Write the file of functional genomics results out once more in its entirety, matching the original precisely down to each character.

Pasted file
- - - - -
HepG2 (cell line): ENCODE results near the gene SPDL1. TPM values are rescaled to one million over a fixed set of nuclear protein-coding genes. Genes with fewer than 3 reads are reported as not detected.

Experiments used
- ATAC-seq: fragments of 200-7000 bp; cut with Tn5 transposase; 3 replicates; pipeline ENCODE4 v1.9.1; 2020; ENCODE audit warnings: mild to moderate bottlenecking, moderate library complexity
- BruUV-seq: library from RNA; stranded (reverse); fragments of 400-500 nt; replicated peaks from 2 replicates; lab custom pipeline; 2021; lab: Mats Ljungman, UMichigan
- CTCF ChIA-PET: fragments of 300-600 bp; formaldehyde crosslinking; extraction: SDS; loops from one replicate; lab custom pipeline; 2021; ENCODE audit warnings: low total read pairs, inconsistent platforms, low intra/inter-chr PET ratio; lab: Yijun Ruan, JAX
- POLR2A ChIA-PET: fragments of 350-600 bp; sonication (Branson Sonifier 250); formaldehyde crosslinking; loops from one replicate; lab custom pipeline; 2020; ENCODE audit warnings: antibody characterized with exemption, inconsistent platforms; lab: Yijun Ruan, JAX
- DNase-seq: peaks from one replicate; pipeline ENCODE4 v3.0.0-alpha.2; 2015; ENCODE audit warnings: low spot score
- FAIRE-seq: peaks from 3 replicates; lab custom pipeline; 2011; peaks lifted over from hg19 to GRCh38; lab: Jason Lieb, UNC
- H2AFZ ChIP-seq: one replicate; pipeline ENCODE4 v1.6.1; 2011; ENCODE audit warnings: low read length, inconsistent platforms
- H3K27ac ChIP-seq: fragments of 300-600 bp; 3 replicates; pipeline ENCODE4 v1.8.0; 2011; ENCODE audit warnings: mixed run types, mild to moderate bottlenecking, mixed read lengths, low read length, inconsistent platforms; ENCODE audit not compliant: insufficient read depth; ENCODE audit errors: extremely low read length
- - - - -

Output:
HepG2 (cell line): ENCODE results near the gene SPDL1. TPM values are rescaled to one million over a fixed set of nuclear protein-coding genes. Genes with fewer than 3 reads are reported as not detected.

Experiments used
- ATAC-seq: fragments of 200-7000 bp; cut with Tn5 transposase; 3 replicates; pipeline ENCODE4 v1.9.1; 2020; ENCODE audit warnings: mild to moderate bottlenecking, moderate library complexity
- BruUV-seq: library from RNA; stranded (reverse); fragments of 400-500 nt; replicated peaks from 2 replicates; lab custom pipeline; 2021; lab: Mats Ljungman, UMichigan
- CTCF ChIA-PET: fragments of 300-600 bp; formaldehyde crosslinking; extraction: SDS; loops from one replicate; lab custom pipeline; 2021; ENCODE audit warnings: low total read pairs, inconsistent platforms, low intra/inter-chr PET ratio; lab: Yijun Ruan, JAX
- POLR2A ChIA-PET: fragments of 350-600 bp; sonication (Branson Sonifier 250); formaldehyde crosslinking; loops from one replicate; lab custom pipeline; 2020; ENCODE audit warnings: antibody characterized with exemption, inconsistent platforms; lab: Yijun Ruan, JAX
- DNase-seq: peaks from one replicate; pipeline ENCODE4 v3.0.0-alpha.2; 2015; ENCODE audit warnings: low spot score
- FAIRE-seq: peaks from 3 replicates; lab custom pipeline; 2011; peaks lifted over from hg19 to GRCh38; lab: Jason Lieb, UNC
- H2AFZ ChIP-seq: one replicate; pipeline ENCODE4 v1.6.1; 2011; ENCODE audit warnings: low read length, inconsistent platforms
- H3K27ac ChIP-seq: fragments of 300-600 bp; 3 replicates; pipeline ENCODE4 v1.8.0; 2011; ENCODE audit warnings: mixed run types, mild to moderate bottlenecking, mixed read lengths, low read length, inconsistent platforms; ENCODE audit not compliant: insufficient read depth; ENCODE audit errors: extremely low read length